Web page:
PwC slapped with $7 million fine for employees cheating on tests

by NEW YORK DIGITAL NEWS



Cheating on a test can now cost you millions of dollars—at least, if you’re a U.S.-regulated accounting firm. The Public Company Accounting Oversight Board (PCAOB), a U.S. regulator, slapped $7.9 million in fines on three China-based firms and four individuals, accusing them of violating U.S. securities laws and PCAOB rules and standards.

“These are the first enforcement settlements with mainland Chinese and Hong Kong firms since the PCAOB secured historic access to inspect and investigate firms headquartered in China and Hong Kong in 2022,” the U.S. watchdog said in a statement Thursday.

PricewaterhouseCoopers is the highest-profile company implicated in the PCAOB’s disciplinary sanctions, fined $7 million alone. The regulator said that over 1,000 of the firm’s audit staff based in mainland China and Hong Kong cheated on mandatory internal training courses related to U.S. auditing. PwC China and PwC Hong Kong allegedly failed to detect and prevent extensive sharing of answers between 2018 and 2020.

Both PwC’s China and Hong Kong units did not admit to nor deny the findings and agreed to pay a $7 million fine. The two firms also said in a joint statement that it was “highly regrettable that a number of employees engaged in the improper sharing and use of technology aimed at assisting with internal trainings and assessments,” and that both were taking remedial action.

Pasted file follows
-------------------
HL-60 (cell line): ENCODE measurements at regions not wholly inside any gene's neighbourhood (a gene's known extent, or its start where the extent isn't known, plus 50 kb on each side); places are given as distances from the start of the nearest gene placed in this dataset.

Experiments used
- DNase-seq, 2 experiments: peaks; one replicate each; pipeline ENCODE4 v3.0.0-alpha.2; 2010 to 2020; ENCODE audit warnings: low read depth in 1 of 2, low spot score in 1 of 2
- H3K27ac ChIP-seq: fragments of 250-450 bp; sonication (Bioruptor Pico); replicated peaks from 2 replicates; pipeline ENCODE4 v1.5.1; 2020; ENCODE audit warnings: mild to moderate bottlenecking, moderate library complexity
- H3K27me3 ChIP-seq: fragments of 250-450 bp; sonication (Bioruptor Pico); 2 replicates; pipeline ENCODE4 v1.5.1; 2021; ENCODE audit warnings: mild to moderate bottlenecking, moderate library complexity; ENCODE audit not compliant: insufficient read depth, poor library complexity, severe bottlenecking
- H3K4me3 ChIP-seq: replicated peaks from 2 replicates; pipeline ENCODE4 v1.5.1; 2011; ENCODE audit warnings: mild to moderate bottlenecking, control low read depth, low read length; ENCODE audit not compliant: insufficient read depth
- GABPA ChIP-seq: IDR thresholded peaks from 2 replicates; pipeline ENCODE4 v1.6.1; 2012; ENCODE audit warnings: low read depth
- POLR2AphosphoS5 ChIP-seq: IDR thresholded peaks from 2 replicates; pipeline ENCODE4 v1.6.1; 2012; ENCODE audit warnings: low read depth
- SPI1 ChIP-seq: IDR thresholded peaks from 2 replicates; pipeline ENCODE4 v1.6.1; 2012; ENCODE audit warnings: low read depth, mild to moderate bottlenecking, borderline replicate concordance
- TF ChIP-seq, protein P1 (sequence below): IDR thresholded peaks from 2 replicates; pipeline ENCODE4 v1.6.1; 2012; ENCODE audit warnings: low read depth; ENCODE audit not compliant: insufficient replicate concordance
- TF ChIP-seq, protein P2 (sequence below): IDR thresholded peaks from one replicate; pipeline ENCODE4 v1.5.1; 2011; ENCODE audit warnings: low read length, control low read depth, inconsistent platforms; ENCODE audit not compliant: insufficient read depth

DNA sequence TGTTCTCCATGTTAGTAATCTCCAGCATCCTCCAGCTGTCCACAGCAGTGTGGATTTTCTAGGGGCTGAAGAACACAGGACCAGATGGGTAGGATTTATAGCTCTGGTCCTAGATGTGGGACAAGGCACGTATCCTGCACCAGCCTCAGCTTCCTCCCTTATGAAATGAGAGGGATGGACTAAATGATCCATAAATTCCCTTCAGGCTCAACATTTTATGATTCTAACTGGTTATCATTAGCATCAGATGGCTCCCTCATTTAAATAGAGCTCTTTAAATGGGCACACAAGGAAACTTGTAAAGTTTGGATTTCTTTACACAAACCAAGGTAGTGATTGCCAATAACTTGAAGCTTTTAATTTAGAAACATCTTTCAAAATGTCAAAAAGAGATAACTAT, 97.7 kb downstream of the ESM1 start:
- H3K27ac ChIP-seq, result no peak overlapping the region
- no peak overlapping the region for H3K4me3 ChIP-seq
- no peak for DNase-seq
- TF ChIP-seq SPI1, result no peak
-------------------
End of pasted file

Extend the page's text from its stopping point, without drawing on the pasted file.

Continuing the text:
“The days of China-based firms evading accountability are over. The PCAOB will take action to protect investors on U.S. markets and impose tough sanctions against anyone who violates PCAOB rules and standards, no matter where they are located,” said PCAOB Chair Erica Y. Williams in a statement.

The PCAOB’s actions on Thursday also targeted a Chinese audit firm, Shandong Haoxin. The company, along with four “associated persons,” were fined a total of $940,000 regarding improper audits of Nasdaq-listed Gridsum Holding, a Chinese data analysis company.

“Before even being engaged as Gridsum’s external auditor, [Shandong Haoxin] told the company that it was prepared to issue a clean audit opinion on three years’ worth of financial statements,” Williams said.

The company and the four individuals settled with the PCAOB without admitting to or denying its findings.

Auditing Chinese companies

In principle, any foreign company listed in the U.S. must comply with rules on transparency—yet Beijing barred access to company documents. U.S. regulators chose to let the issue slide as hundreds of Chinese firms flocked to U.S. equity markets to raise capital.

But in 2020, the U.S. passed the Holding Foreign Companies Accountable Act (HFCAA), which threatened to kick non-U.S. companies off its stock markets if they did not make their books available to regulators. The resulting dispute between Beijing and Washington over access threatened Chinese companies worth $1.3 trillion in market capitalization with delisting.

The PCAOB secured an agreement from Beijing in August 2022 to get complete access to audit firms in mainland China and Hong Kong. The regulator inspected two firms following the agreement,  KPMG Huazhen LLP in mainland China and PwC in Hong Kong. In May, the watchdog said it found an “unacceptable rate” of deficiencies in audits of mainland Chinese companies.

Williams said on Thursday the PCAOB has completed its inspections for this year and has already made plans to begin its 2024 inspections early next year.

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